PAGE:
Thursday, October 29, 2009


Anyway, I'm going to write you about Halloween when I was a kid.

Halloween has always been a big deal in these parts. If you go up to Derry in the North West you can take part in what is pretty much the biggest Halloween celebration in the world. Everyone dresses up, and acts mental. But that's by the by. I'll tell about here in Bangor.

Halloween started gearing up in mid October. Gangs of us kids would dress up in Halloween costumes and go round door knocking. This wasn't 'trick or treating' - we called it Halloween rhyming.

'Halloween is coming and the geese are getting fat
Will you please put a penny in the old man's hat
If you haven't got a penny, a hapenny will do
And if you haven't got a ha'penny, God Bless You!'

And then we'd proffer an old hat, or maybe a bag.

No-one bought costumes. We'd buy plastic masks at the shop, but the rest was home-made. Some cheapskates just pulled their duffle coat hoods over their heads. Nul points for effort. Some people dressed up like celebrities of the day, like Boy George. Once my mum ripped up an old wedding dress to turn me into a ghost. I thought I was quite convincing, but got dead embarrassed when many of the adults quipped 'When's the wedding?' and 'You make a lovely bridesmaid.' I was scundered.

We didn't want sweets, and got annoyed if were given them. It was cash we were after. Cold, hard cash. At the end of the night we'd divvy it up and use it to buy mini-fireworks at the corner shop. Sparklers, paper bangers, caps and Bengal matches. At some point we discovered home-made bangers. You threaded caps onto needle, concertina fashion, and then carefully removed them. Next you taped them to a Bengal match, struck the fuse and stood back; they exploded with a satisfying bang. Sometimes, the caps would ignite while you were threading them onto the needle, which could lead to a sore finger, like having it slammed in a door.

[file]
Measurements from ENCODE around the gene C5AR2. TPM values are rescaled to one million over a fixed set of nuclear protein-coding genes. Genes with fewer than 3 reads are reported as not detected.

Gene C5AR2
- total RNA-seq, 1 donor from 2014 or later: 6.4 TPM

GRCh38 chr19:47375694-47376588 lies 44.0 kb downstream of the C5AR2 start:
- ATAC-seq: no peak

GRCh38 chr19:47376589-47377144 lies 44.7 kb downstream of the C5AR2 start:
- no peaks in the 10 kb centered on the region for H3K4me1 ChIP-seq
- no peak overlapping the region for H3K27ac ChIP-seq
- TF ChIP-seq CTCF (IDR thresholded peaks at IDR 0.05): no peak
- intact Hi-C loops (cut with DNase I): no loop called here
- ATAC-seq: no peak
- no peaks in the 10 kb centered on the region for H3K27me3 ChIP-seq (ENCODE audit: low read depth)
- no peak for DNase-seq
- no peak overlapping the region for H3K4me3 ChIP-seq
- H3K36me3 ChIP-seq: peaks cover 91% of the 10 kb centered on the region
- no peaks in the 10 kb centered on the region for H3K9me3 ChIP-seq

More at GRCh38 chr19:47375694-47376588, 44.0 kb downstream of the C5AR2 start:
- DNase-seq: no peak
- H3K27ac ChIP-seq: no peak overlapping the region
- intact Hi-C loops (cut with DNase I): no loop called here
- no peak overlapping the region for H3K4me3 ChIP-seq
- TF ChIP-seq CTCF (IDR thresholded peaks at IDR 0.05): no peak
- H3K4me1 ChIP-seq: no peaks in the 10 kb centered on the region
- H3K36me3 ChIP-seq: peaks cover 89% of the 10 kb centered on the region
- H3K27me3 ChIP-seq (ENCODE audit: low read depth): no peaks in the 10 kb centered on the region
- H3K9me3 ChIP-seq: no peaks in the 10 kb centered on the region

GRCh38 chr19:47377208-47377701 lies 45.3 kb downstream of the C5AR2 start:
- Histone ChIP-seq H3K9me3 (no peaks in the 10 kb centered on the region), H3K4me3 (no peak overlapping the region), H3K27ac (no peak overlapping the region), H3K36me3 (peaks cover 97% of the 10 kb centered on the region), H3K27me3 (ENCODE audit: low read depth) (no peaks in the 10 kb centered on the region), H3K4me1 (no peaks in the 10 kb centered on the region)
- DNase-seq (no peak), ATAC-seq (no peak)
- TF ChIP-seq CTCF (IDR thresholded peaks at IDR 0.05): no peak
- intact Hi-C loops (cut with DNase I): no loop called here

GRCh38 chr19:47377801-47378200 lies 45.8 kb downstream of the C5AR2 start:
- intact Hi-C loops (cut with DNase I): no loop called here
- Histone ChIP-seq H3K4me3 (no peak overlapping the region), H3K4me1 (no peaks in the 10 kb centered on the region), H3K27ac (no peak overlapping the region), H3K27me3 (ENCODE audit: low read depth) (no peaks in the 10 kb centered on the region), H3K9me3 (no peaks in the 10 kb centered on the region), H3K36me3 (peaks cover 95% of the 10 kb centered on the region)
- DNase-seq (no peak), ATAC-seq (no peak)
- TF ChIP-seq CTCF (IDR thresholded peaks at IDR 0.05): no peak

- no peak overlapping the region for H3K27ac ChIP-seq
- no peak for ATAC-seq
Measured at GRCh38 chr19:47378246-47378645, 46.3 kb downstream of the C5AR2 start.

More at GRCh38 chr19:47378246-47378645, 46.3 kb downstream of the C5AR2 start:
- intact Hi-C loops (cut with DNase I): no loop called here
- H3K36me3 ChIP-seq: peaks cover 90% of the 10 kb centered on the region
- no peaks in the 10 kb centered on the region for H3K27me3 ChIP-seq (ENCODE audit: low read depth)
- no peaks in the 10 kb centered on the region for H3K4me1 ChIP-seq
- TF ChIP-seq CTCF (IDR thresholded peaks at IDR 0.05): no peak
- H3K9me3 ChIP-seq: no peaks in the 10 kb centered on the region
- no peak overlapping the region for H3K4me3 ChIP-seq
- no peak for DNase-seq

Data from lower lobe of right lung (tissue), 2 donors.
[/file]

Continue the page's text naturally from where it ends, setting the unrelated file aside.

Another tradition, which we followed only some years, was a Halloween bonfire. This wasn't the grand affair of the 11th July bonfire; we didn't go door to door begging old furniture, and the young adults didn't get involved. It took place on the same patch as the 11th bonfire, in front of the school on the wasteground where the houses are now. It was built out of whatever scraps of wood we found about. It burnt down quickly to become a big campfire you could bake spuds in tinfoil or toast Princes marshmallows on.

No-one ever had pumpkins. I don't think we ever saw a pumpkin until fairly recently. Instead, we hollow out turnips on newspaper and cut a scary face inside - 2 triangles for eyes, another for a mouth and maybe 4 adjoining ones for a mouth. Then two holes in the side and a string through for a handle and you could carry them around. With a candle inside they would keep for ages, and the smell given off by the flame-scorched turnip was strangely appetizing.

We may have played some Halloween games such as bobbing for apples or 'the trying to bite the apple dangling on the string game,' I have vague memories of such. But the main game we played was hide and seek in the dark. Me and my two brothers, and sometimes neighbouring kids, would, er, hide in the dark. If it was in the house, we'd just switch off all the lights and secrete ourselves in dark corners. My older brother was excellent at contorting his body into narrow gaps, such as window ledges or the upper deck of the hotpress. He was devilish hard to find.

Halloween food was apples, nuts and grapes. The apples were toffeed or baked into a tart. My mum's ancient apple tart recipe was handed down by her mum, along with the occasional lucky coin baked into the pastry. My mum tells me that my granny kept a special pure silver sixpence for the purpose; unlike modern coins it didn't react to the baking process. In a chemical sense.